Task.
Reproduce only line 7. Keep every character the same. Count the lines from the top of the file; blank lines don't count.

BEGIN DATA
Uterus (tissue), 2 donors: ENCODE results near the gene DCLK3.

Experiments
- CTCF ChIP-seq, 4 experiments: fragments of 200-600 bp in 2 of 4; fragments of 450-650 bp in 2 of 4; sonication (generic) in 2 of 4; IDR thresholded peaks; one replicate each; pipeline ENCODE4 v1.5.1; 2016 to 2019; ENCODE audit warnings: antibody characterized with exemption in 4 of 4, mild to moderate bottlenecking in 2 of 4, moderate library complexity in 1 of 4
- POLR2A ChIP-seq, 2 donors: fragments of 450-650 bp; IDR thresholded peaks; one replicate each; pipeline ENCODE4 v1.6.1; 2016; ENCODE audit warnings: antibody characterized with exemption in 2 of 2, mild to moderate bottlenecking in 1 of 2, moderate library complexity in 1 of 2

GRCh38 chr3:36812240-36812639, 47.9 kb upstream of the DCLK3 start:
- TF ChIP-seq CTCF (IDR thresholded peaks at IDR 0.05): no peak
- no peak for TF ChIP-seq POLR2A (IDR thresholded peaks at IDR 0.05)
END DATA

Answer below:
- no peak for TF ChIP-seq POLR2A (IDR thresholded peaks at IDR 0.05)